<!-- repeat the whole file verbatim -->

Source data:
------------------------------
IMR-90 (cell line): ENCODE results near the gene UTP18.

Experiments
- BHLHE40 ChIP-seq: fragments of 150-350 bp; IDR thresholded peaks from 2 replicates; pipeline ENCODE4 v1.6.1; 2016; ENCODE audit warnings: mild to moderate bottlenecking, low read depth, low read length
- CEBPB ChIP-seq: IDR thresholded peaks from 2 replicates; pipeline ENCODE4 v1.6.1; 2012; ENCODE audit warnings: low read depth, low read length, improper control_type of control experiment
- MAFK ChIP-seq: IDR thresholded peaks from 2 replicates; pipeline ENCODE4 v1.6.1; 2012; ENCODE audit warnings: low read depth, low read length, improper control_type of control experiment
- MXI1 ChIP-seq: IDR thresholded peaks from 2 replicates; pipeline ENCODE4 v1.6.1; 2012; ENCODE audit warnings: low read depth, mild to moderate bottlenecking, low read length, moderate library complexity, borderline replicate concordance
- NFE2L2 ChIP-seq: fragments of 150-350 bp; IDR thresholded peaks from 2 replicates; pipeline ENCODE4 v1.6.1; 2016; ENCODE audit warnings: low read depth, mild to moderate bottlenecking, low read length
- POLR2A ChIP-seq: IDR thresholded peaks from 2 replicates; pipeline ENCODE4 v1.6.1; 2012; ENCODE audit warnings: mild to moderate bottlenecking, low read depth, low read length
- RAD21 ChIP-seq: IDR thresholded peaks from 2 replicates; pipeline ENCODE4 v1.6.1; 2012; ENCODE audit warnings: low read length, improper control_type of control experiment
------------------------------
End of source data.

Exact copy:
IMR-90 (cell line): ENCODE results near the gene UTP18.

Experiments
- BHLHE40 ChIP-seq: fragments of 150-350 bp; IDR thresholded peaks from 2 replicates; pipeline ENCODE4 v1.6.1; 2016; ENCODE audit warnings: mild to moderate bottlenecking, low read depth, low read length
- CEBPB ChIP-seq: IDR thresholded peaks from 2 replicates; pipeline ENCODE4 v1.6.1; 2012; ENCODE audit warnings: low read depth, low read length, improper control_type of control experiment
- MAFK ChIP-seq: IDR thresholded peaks from 2 replicates; pipeline ENCODE4 v1.6.1; 2012; ENCODE audit warnings: low read depth, low read length, improper control_type of control experiment
- MXI1 ChIP-seq: IDR thresholded peaks from 2 replicates; pipeline ENCODE4 v1.6.1; 2012; ENCODE audit warnings: low read depth, mild to moderate bottlenecking, low read length, moderate library complexity, borderline replicate concordance
- NFE2L2 ChIP-seq: fragments of 150-350 bp; IDR thresholded peaks from 2 replicates; pipeline ENCODE4 v1.6.1; 2016; ENCODE audit warnings: low read depth, mild to moderate bottlenecking, low read length
- POLR2A ChIP-seq: IDR thresholded peaks from 2 replicates; pipeline ENCODE4 v1.6.1; 2012; ENCODE audit warnings: mild to moderate bottlenecking, low read depth, low read length
- RAD21 ChIP-seq: IDR thresholded peaks from 2 replicates; pipeline ENCODE4 v1.6.1; 2012; ENCODE audit warnings: low read length, improper control_type of control experiment